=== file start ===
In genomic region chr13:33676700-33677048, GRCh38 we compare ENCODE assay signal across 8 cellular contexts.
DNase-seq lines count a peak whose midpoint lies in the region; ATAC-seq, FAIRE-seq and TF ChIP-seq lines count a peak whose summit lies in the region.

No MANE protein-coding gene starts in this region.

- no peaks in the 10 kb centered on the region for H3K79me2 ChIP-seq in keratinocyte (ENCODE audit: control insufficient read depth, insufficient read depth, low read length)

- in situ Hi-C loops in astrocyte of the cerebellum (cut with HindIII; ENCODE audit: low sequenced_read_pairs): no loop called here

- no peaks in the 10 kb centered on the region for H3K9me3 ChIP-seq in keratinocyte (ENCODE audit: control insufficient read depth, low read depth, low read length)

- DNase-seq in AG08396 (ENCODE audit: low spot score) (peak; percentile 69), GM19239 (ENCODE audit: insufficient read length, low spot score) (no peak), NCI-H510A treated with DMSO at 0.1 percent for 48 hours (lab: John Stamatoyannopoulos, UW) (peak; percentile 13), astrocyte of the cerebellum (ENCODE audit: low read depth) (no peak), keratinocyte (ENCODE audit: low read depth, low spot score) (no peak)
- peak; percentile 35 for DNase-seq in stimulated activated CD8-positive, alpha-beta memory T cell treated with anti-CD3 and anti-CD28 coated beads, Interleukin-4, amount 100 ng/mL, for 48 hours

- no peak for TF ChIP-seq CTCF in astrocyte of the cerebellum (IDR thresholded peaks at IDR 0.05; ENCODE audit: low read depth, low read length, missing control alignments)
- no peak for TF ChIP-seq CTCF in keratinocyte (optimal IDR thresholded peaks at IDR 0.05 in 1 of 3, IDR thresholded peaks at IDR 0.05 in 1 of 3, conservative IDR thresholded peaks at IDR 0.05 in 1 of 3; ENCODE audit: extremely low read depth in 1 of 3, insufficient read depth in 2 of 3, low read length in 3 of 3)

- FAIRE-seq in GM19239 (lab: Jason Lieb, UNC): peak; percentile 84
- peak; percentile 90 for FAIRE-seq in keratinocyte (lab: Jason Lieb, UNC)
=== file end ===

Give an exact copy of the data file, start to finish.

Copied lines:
In genomic region chr13:33676700-33677048, GRCh38 we compare ENCODE assay signal across 8 cellular contexts.
DNase-seq lines count a peak whose midpoint lies in the region; ATAC-seq, FAIRE-seq and TF ChIP-seq lines count a peak whose summit lies in the region.

No MANE protein-coding gene starts in this region.

- no peaks in the 10 kb centered on the region for H3K79me2 ChIP-seq in keratinocyte (ENCODE audit: control insufficient read depth, insufficient read depth, low read length)

- in situ Hi-C loops in astrocyte of the cerebellum (cut with HindIII; ENCODE audit: low sequenced_read_pairs): no loop called here

- no peaks in the 10 kb centered on the region for H3K9me3 ChIP-seq in keratinocyte (ENCODE audit: control insufficient read depth, low read depth, low read length)

- DNase-seq in AG08396 (ENCODE audit: low spot score) (peak; percentile 69), GM19239 (ENCODE audit: insufficient read length, low spot score) (no peak), NCI-H510A treated with DMSO at 0.1 percent for 48 hours (lab: John Stamatoyannopoulos, UW) (peak; percentile 13), astrocyte of the cerebellum (ENCODE audit: low read depth) (no peak), keratinocyte (ENCODE audit: low read depth, low spot score) (no peak)
- peak; percentile 35 for DNase-seq in stimulated activated CD8-positive, alpha-beta memory T cell treated with anti-CD3 and anti-CD28 coated beads, Interleukin-4, amount 100 ng/mL, for 48 hours

- no peak for TF ChIP-seq CTCF in astrocyte of the cerebellum (IDR thresholded peaks at IDR 0.05; ENCODE audit: low read depth, low read length, missing control alignments)
- no peak for TF ChIP-seq CTCF in keratinocyte (optimal IDR thresholded peaks at IDR 0.05 in 1 of 3, IDR thresholded peaks at IDR 0.05 in 1 of 3, conservative IDR thresholded peaks at IDR 0.05 in 1 of 3; ENCODE audit: extremely low read depth in 1 of 3, insufficient read depth in 2 of 3, low read length in 3 of 3)

- FAIRE-seq in GM19239 (lab: Jason Lieb, UNC): peak; percentile 84
- peak; percentile 90 for FAIRE-seq in keratinocyte (lab: Jason Lieb, UNC)